One of the recurring topics when I talk to new ostomates is ACCEPTANCE! I compare it to the grieving process, because you are grieving for your "normal" bowel movement. Some of the steps can overlap, depending on a person's progress. In the dictionary, the definition of acceptance is "an act of believing or assenting". To me, it's this magic that makes change possible! After all the stress, the anger or the denial period is over (you can name any emotions you feel when learning about your surgery), it's up to you to see the positive in the situation. I'm not saying it's easy or that you'll be able to see it right away. What matters is to do your best, because it's more than enough! We know that it is a difficult adaptation. Be patient and nice to yourself.
I really liked the book Faire la paix avec soi, un nouveau départ, by writer and speaker Marc Gervais (www.MarcGervais.com). He states that "no matter the path towards improvement you are faced with, move forward. Sometimes, you only understand pain after going through the changes it brought. You will have to go through changes imposed by life, and it's up to you to get used to them quickly despite your fears and discomfort. Change is inevitable and part of our lives, so you might as well get used to it and accept it." There are a lot of books on acceptance and grief. You just need to find a writer who inspires you!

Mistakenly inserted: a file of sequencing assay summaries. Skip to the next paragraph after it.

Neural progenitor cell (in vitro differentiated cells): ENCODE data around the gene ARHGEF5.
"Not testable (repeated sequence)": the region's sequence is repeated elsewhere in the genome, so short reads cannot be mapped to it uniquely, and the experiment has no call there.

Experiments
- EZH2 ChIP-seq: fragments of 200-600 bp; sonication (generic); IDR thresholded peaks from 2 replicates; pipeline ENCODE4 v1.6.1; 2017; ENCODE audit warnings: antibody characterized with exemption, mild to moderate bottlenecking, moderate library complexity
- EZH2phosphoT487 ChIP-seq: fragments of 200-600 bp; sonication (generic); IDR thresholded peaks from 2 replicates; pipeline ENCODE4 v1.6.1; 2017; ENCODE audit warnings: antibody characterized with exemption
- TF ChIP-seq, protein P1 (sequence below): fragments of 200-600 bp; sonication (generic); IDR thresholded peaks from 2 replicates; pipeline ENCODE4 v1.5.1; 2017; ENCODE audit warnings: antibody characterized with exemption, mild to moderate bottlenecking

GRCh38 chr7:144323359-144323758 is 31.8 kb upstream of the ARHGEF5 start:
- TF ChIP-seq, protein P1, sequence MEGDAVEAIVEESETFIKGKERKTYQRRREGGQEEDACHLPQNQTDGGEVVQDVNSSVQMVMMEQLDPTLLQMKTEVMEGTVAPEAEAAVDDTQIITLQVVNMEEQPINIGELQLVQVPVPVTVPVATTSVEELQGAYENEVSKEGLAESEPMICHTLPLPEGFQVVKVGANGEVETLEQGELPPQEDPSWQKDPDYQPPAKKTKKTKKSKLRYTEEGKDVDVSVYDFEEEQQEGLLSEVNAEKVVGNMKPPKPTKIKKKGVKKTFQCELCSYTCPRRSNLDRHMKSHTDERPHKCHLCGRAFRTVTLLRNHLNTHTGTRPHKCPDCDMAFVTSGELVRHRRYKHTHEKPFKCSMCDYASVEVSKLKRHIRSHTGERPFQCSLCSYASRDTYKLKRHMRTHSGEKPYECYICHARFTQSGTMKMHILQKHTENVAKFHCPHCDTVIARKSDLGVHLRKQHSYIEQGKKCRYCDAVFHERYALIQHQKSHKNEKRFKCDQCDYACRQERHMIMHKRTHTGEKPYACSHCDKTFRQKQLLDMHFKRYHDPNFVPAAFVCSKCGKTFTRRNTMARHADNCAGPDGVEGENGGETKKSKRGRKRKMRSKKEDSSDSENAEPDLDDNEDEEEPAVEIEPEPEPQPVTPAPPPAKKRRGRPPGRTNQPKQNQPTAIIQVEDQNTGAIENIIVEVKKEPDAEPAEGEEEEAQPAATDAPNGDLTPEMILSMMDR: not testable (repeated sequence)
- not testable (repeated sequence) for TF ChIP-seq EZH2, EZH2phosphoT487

It's very important to follow your intuition and listen to your inner voice. The situation you're in will always be unique, and you can't compare it to that of your neighbour or the people you see on social media. You can however choose the people who inspire you! I recently met someone very inspiring. They had the choice of undergoing surgery to remove their ostomy, but they chose to keep it. Why? Because they wanted to move forward. Their life was changing for the best and they didn't want to risk undergoing another surgery. Because of this, they made invaluable encounters and opened up to a new world. As for myself, I like to read Matin Magique when I wake up. (www.matinmagique.com) It's truly inspirational. I encourage you to take a look at it!
Don't be afraid to communicate. Confirm your impressions in order to avoid blocks, misunderstandings, frustrations, etc. Talk about your fears about your ostomy, sexuality and self-acceptance, but also talk about your aspirations and delights. You could be suprised by how others view you, and by how your partner, your family and your friends accept you. Communication is the basis of a good relationship. Be grateful for your life and the people who are in it. And don't forget to be thank them!
During follow-up meetings I can talk about the process of adaptation with my patients. That's when we talk about lingerie or other products, and about tips and tricks that can help them with their adaptation process. Sometimes, little miracles happen during these meetings! Lately, I gifted a PAULA underwear (thanks to a generous donation) to a woman who underwent an emergency surgery. She thought she was done with her temporary ostomy, and now she had a permanent one that was pretty high on her stomach! I had the good fortune to see the joy and relief on her face when she noticed that the underwear hid everything. It's a small gesture that can give a lot of confidence to someone.
I am proud to witness the changes that happen in the lives of my patients.
This article is brought to you by Premier Ostomy Centre